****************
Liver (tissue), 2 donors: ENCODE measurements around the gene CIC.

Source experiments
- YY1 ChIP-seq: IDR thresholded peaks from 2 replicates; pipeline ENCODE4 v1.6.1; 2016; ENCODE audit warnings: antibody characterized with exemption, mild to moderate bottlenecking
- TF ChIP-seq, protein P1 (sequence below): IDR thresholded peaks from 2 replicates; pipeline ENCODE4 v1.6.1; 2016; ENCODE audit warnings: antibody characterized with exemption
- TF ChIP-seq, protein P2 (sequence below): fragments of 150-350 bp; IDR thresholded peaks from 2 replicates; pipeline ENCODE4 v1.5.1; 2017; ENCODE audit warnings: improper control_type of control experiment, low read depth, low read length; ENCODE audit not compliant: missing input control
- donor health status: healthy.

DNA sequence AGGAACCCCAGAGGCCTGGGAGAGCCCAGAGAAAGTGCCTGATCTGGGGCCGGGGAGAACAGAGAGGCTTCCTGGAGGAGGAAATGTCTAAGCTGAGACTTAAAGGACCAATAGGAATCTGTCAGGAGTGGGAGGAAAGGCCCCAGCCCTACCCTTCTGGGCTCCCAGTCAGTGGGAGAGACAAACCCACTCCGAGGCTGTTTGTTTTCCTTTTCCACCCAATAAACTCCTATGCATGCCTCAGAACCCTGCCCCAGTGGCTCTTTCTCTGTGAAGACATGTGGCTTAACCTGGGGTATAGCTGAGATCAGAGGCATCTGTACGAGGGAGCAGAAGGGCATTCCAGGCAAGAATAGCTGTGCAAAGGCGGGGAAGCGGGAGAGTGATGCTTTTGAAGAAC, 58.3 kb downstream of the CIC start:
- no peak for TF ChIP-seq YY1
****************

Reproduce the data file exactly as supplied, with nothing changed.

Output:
Liver (tissue), 2 donors: ENCODE measurements around the gene CIC.

Source experiments
- YY1 ChIP-seq: IDR thresholded peaks from 2 replicates; pipeline ENCODE4 v1.6.1; 2016; ENCODE audit warnings: antibody characterized with exemption, mild to moderate bottlenecking
- TF ChIP-seq, protein P1 (sequence below): IDR thresholded peaks from 2 replicates; pipeline ENCODE4 v1.6.1; 2016; ENCODE audit warnings: antibody characterized with exemption
- TF ChIP-seq, protein P2 (sequence below): fragments of 150-350 bp; IDR thresholded peaks from 2 replicates; pipeline ENCODE4 v1.5.1; 2017; ENCODE audit warnings: improper control_type of control experiment, low read depth, low read length; ENCODE audit not compliant: missing input control
- donor health status: healthy.

DNA sequence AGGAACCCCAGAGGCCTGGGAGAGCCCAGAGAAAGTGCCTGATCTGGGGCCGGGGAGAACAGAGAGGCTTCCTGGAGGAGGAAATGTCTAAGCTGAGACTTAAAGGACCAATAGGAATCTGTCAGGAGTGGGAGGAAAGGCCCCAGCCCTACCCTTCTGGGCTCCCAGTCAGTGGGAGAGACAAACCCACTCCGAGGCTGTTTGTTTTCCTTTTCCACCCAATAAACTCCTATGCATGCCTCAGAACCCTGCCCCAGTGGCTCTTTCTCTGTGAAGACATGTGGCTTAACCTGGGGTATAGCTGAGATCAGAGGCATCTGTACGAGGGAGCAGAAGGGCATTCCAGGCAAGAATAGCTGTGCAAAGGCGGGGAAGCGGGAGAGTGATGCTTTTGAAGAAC, 58.3 kb downstream of the CIC start:
- no peak for TF ChIP-seq YY1